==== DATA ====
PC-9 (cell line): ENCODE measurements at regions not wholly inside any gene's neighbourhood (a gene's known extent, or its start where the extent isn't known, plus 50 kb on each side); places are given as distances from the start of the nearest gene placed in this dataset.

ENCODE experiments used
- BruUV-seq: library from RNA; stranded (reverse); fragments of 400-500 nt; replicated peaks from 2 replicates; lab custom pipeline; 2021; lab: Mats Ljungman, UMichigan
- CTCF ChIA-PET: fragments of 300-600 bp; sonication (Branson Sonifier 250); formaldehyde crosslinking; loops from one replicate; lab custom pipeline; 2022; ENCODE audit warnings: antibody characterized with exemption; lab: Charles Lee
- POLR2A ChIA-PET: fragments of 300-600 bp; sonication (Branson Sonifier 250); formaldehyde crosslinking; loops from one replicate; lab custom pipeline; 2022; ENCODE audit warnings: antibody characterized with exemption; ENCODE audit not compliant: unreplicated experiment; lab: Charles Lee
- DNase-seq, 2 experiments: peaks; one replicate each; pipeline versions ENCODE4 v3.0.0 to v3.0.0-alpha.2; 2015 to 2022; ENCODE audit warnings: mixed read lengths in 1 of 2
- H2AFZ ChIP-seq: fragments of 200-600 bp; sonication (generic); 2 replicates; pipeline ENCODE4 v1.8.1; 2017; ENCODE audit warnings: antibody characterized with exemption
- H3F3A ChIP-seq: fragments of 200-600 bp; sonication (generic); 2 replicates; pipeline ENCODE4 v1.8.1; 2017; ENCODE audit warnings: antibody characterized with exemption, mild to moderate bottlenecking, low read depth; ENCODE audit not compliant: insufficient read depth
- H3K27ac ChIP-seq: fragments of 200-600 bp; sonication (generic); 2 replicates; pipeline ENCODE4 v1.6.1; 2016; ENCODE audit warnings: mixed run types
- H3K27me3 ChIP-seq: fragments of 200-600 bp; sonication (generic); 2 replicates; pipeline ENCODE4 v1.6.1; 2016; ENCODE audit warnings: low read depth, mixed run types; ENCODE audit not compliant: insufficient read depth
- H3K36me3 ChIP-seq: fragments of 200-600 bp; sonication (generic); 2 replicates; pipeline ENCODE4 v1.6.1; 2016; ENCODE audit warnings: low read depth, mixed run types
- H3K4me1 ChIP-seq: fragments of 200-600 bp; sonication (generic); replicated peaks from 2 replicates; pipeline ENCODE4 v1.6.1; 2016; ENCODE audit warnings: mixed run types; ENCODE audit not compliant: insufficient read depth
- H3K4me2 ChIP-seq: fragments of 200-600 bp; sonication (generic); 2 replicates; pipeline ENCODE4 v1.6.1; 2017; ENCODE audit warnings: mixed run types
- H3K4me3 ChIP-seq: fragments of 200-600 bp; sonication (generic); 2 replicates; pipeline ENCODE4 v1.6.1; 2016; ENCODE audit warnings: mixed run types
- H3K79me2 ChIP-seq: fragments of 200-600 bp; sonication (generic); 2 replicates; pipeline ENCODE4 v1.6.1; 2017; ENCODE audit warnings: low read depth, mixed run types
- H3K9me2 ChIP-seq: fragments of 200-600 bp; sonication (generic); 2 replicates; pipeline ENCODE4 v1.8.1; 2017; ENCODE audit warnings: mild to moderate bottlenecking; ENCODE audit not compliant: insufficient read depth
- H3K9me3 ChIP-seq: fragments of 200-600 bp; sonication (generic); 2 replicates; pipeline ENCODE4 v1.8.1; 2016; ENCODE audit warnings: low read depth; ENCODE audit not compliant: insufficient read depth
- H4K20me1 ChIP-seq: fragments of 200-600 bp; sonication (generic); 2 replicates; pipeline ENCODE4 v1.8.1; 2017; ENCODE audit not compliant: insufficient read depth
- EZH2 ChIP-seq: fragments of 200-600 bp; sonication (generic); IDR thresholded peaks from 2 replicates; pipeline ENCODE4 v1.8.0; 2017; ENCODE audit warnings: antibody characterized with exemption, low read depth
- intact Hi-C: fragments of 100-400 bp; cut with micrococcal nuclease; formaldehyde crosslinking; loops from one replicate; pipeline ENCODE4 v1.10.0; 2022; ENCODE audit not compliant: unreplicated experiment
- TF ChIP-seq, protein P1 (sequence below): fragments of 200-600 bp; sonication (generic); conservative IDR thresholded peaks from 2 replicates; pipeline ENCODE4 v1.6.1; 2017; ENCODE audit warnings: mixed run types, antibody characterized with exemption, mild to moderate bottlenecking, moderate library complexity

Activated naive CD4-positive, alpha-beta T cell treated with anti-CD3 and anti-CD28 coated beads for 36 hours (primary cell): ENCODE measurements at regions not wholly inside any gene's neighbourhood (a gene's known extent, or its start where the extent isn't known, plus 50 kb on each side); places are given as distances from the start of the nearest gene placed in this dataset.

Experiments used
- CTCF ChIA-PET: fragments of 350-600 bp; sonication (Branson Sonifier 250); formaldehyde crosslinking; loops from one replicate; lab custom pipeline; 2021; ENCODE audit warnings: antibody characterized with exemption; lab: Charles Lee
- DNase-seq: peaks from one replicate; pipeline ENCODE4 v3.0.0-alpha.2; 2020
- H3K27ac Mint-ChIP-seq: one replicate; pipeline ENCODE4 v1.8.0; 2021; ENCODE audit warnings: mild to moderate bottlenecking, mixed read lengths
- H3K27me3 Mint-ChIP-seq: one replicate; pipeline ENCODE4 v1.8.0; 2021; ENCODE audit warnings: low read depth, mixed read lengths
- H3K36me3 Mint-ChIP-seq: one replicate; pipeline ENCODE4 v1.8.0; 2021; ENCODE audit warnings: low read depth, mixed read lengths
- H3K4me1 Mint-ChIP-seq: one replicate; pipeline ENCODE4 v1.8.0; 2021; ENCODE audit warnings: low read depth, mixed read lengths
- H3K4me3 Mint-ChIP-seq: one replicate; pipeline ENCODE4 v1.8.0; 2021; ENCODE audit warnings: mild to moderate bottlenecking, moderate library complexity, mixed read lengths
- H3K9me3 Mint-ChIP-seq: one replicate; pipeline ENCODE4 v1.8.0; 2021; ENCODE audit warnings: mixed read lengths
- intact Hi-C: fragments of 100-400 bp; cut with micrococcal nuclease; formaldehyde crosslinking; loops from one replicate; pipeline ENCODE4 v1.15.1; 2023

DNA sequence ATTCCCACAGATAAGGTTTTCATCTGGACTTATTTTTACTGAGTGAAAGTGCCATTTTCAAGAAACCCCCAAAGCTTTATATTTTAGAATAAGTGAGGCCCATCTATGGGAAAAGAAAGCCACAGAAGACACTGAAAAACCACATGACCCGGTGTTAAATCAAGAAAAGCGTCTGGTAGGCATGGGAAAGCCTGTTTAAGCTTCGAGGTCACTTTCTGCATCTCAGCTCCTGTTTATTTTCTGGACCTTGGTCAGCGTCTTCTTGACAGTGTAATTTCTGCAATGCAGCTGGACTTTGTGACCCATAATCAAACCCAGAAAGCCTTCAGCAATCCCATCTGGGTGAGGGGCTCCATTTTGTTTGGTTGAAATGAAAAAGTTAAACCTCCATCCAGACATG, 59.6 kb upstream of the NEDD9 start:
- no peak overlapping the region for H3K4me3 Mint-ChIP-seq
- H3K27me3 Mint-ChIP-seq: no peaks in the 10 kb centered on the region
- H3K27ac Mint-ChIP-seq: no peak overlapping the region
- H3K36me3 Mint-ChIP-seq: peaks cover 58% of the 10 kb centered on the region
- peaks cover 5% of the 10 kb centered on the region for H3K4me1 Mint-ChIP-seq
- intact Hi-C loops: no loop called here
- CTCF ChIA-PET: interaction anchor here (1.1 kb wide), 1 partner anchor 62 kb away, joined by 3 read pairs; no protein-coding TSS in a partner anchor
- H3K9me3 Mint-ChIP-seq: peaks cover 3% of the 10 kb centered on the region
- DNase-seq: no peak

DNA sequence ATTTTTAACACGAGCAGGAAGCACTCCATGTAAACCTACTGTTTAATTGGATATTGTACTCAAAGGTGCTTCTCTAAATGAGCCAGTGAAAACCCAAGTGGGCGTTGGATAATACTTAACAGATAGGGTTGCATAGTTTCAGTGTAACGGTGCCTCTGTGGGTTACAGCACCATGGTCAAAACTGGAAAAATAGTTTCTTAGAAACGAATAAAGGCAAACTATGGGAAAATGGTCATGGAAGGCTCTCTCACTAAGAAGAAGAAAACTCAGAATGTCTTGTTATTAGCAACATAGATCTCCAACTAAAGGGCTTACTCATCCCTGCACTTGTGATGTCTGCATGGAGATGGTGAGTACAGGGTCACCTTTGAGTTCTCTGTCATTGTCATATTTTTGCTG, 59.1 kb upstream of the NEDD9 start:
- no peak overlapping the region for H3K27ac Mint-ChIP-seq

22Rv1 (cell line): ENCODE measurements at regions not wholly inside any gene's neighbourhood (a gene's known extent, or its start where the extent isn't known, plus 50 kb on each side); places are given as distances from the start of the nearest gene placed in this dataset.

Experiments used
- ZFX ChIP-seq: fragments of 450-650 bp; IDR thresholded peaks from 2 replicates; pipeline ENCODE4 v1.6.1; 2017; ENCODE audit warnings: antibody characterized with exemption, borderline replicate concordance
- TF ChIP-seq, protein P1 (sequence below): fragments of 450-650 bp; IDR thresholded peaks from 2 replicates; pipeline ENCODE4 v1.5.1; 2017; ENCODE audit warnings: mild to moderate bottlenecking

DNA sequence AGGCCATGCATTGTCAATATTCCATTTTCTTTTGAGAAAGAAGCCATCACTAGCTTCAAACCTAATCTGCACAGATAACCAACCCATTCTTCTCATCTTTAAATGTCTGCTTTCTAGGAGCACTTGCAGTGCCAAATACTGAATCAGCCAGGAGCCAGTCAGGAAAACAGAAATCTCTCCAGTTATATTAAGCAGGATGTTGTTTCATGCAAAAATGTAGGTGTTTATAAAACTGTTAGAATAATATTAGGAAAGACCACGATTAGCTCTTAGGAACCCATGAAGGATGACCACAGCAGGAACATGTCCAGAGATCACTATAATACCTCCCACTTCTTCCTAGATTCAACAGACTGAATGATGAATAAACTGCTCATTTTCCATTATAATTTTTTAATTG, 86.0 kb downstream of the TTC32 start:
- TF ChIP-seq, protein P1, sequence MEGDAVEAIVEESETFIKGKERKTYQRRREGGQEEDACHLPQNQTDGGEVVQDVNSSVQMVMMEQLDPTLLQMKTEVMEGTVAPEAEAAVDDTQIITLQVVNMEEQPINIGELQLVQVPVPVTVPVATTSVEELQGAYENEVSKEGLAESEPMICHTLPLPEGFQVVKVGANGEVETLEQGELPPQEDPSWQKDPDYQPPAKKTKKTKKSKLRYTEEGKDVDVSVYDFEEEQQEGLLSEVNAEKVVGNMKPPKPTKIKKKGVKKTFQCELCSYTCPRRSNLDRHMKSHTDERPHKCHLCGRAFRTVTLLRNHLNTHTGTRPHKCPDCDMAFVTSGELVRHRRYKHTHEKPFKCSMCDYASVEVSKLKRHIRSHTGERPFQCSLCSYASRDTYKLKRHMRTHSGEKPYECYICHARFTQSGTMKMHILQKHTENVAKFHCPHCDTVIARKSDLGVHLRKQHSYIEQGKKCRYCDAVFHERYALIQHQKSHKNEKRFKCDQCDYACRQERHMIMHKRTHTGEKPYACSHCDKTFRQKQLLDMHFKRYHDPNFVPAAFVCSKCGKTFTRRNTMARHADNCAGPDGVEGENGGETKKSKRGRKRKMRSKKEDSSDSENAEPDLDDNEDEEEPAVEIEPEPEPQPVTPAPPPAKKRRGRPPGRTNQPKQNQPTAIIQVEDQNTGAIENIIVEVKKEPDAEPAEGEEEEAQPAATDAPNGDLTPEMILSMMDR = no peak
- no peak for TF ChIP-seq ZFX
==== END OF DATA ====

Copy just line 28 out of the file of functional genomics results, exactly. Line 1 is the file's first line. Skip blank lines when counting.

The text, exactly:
- H3K36me3 Mint-ChIP-seq: one replicate; pipeline ENCODE4 v1.8.0; 2021; ENCODE audit warnings: low read depth, mixed read lengths